I spend time in Nate Lewis’s studio (curated by Dustin Yellin) looking at the black and white images he took of the 2017 presidential inauguration that he sculpts in a way that is the signature of his practice. In each picture of Latent Tensions the surface of the material on which the image is printed is picked and raised as if subjected to a ritual scarification that utterly changes the image’s connotative meanings. Inspecting the work in his room which was painted black and carpeted with a deep, velvety black rug that under my feet buoyed up my weight imparting a slightly fey feeling to that room as if I had entered a lushly appointed cave. Also on the same floor of the fair that occupies the 22nd and 23rd floors of a midtown office tower, I experience the immersive work of Kambui Olujimi whose Redshift, curated by Melinda Wang, plunged me back into the events and aftermath of the Unite the Right rally at the University of Virginia in Charlottesville where, as Olujimi explained, the mythology of whiteness came to the surface. Against a backdrop of images of enraged white men carrying torches, which formed a kind of wallpaper that lined the room, Olujimi had also placed framed, hand-drawn watercolor images of white men and women who had attempted to kill sitting US Presidents — many of them lionized for acting based on their personal perceptions of being oppressed by a tyrannical government and its agents. This exhibition is a small but potent excavation of the mythology that imagines human agency as (only) rightly belonging to the bodies of those considered white.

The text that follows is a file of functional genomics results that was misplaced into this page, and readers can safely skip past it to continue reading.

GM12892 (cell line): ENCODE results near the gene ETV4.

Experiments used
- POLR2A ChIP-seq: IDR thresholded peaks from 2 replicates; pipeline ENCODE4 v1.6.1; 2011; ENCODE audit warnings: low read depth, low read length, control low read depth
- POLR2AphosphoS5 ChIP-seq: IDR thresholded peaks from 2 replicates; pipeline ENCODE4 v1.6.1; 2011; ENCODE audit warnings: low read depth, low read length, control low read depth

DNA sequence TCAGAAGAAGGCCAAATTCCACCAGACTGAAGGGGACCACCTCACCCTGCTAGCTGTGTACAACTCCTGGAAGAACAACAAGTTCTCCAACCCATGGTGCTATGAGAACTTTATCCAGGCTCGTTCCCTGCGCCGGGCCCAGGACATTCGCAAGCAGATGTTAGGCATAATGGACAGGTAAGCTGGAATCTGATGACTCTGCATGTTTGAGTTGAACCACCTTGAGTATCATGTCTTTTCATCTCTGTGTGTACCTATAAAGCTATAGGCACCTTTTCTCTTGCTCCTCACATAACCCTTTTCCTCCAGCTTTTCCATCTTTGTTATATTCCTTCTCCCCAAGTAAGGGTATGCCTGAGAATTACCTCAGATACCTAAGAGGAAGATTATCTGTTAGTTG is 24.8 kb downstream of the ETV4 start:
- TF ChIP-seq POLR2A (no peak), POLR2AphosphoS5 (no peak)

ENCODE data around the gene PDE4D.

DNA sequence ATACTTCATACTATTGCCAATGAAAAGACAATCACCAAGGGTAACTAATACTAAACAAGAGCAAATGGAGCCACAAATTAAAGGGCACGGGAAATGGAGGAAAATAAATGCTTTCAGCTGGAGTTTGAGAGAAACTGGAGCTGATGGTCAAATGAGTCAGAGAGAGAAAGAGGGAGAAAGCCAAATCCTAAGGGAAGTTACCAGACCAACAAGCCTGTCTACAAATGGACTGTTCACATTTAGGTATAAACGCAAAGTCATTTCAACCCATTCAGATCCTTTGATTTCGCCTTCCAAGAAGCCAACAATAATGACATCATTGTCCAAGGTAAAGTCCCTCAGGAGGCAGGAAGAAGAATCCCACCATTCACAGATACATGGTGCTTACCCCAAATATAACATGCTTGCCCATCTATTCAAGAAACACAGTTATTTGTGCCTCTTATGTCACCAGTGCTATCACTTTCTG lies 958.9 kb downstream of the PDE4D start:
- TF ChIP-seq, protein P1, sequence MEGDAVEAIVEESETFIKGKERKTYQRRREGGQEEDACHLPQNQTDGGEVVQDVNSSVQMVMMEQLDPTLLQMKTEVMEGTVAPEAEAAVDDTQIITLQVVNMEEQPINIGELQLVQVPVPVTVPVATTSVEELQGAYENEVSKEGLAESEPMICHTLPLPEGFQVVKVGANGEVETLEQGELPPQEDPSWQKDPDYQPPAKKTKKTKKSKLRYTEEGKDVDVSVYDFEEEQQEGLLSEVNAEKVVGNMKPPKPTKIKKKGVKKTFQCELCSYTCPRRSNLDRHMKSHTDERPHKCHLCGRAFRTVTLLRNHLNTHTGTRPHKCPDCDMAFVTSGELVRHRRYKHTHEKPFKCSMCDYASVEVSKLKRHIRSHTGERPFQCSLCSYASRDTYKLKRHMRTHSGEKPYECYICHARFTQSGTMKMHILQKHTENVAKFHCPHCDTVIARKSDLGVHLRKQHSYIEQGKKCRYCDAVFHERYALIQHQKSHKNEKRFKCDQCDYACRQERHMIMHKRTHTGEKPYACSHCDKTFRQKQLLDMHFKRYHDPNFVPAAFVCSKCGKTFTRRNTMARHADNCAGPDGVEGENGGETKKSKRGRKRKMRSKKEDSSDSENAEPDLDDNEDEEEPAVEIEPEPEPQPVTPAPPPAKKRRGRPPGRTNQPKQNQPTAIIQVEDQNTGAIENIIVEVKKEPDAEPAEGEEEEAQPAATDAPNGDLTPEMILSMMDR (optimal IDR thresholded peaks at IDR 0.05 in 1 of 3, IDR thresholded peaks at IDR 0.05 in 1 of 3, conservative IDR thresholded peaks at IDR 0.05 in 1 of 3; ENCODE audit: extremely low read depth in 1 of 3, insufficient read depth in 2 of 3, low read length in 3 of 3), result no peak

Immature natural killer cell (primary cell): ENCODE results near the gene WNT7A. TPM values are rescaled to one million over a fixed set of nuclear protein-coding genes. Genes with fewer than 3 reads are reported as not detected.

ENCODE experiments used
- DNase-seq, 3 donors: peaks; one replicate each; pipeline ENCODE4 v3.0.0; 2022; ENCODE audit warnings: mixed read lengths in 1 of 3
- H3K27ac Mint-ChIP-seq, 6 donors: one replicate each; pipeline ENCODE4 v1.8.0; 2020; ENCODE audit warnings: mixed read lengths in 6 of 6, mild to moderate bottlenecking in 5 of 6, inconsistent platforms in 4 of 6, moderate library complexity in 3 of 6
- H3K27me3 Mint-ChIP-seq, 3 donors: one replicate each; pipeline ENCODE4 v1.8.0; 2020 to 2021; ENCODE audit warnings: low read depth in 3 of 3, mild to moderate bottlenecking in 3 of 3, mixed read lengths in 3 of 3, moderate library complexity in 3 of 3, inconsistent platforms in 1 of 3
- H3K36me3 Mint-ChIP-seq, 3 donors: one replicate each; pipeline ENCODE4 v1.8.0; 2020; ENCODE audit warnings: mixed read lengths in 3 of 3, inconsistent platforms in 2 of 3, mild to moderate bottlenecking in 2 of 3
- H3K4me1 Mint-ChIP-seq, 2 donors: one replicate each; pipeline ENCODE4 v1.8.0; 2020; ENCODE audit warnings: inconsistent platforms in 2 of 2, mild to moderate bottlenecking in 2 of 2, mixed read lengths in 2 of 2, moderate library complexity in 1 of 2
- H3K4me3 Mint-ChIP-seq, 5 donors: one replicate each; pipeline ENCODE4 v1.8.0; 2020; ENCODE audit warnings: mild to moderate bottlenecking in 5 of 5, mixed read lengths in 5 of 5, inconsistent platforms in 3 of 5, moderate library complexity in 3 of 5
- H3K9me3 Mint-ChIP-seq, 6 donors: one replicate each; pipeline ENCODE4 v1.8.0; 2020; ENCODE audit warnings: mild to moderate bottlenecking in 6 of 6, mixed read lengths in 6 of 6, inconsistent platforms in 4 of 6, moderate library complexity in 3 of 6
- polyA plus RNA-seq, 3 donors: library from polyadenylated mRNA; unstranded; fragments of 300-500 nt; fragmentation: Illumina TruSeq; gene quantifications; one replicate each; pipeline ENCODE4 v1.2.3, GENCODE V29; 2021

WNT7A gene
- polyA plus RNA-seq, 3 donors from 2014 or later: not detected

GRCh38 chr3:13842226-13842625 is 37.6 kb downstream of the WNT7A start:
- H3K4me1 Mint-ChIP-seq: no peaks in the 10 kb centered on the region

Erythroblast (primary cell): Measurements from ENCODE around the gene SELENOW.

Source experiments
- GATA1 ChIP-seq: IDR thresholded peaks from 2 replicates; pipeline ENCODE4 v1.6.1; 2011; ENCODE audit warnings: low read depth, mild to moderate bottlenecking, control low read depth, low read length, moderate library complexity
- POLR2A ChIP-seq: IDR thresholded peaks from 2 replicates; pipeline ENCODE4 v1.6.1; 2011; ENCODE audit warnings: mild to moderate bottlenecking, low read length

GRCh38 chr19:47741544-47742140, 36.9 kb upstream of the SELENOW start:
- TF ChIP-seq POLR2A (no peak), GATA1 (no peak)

Installation view of work by Melissa Maddonni Haims

Several other exhibitions were visually compelling or inventive, or so fully realized that I couldn’t help but spend the necessary time to suss out their meanings. Lynn Sullivan and Dominic Nurre curated Ours, a lovely version of what looked like a miniature museum. The show Self on the Shelf curated by Christine Miele was one of those technology-driven extravaganzas that don’t quite work as planned, but most of the time when I touched a black dot on a quotidian furnishing in what was designed to look like a bedroom, the whole scene shifted and music and images wafting across the walls made me feel like by touching the button, I had entered a wormhole.